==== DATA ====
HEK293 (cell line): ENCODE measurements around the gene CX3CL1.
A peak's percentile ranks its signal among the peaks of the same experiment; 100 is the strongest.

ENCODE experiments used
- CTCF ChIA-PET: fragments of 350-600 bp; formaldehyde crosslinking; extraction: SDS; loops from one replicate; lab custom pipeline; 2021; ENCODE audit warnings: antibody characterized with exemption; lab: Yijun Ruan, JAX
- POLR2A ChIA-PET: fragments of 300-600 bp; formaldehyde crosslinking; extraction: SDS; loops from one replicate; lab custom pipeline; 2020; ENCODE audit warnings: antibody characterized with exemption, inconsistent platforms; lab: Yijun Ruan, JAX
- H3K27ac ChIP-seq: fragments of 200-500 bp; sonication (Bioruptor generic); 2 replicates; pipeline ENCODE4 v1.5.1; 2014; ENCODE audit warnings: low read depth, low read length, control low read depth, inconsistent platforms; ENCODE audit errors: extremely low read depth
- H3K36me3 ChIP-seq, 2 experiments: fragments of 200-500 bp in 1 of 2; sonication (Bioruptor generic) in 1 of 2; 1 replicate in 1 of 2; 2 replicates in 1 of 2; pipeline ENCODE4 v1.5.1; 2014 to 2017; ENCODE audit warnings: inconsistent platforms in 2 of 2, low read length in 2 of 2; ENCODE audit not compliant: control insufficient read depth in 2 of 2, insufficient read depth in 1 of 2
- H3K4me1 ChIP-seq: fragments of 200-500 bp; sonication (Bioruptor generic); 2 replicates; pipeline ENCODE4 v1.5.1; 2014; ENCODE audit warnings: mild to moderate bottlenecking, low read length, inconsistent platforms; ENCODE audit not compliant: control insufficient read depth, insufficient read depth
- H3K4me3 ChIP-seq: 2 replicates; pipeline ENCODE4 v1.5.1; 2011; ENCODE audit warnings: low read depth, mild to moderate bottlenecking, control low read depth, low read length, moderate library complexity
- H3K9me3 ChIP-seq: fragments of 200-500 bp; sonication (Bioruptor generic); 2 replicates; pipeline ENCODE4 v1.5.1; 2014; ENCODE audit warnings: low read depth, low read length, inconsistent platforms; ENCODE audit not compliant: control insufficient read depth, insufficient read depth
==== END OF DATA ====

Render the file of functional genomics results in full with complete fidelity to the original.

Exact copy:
HEK293 (cell line): ENCODE measurements around the gene CX3CL1.
A peak's percentile ranks its signal among the peaks of the same experiment; 100 is the strongest.

ENCODE experiments used
- CTCF ChIA-PET: fragments of 350-600 bp; formaldehyde crosslinking; extraction: SDS; loops from one replicate; lab custom pipeline; 2021; ENCODE audit warnings: antibody characterized with exemption; lab: Yijun Ruan, JAX
- POLR2A ChIA-PET: fragments of 300-600 bp; formaldehyde crosslinking; extraction: SDS; loops from one replicate; lab custom pipeline; 2020; ENCODE audit warnings: antibody characterized with exemption, inconsistent platforms; lab: Yijun Ruan, JAX
- H3K27ac ChIP-seq: fragments of 200-500 bp; sonication (Bioruptor generic); 2 replicates; pipeline ENCODE4 v1.5.1; 2014; ENCODE audit warnings: low read depth, low read length, control low read depth, inconsistent platforms; ENCODE audit errors: extremely low read depth
- H3K36me3 ChIP-seq, 2 experiments: fragments of 200-500 bp in 1 of 2; sonication (Bioruptor generic) in 1 of 2; 1 replicate in 1 of 2; 2 replicates in 1 of 2; pipeline ENCODE4 v1.5.1; 2014 to 2017; ENCODE audit warnings: inconsistent platforms in 2 of 2, low read length in 2 of 2; ENCODE audit not compliant: control insufficient read depth in 2 of 2, insufficient read depth in 1 of 2
- H3K4me1 ChIP-seq: fragments of 200-500 bp; sonication (Bioruptor generic); 2 replicates; pipeline ENCODE4 v1.5.1; 2014; ENCODE audit warnings: mild to moderate bottlenecking, low read length, inconsistent platforms; ENCODE audit not compliant: control insufficient read depth, insufficient read depth
- H3K4me3 ChIP-seq: 2 replicates; pipeline ENCODE4 v1.5.1; 2011; ENCODE audit warnings: low read depth, mild to moderate bottlenecking, control low read depth, low read length, moderate library complexity
- H3K9me3 ChIP-seq: fragments of 200-500 bp; sonication (Bioruptor generic); 2 replicates; pipeline ENCODE4 v1.5.1; 2014; ENCODE audit warnings: low read depth, low read length, inconsistent platforms; ENCODE audit not compliant: control insufficient read depth, insufficient read depth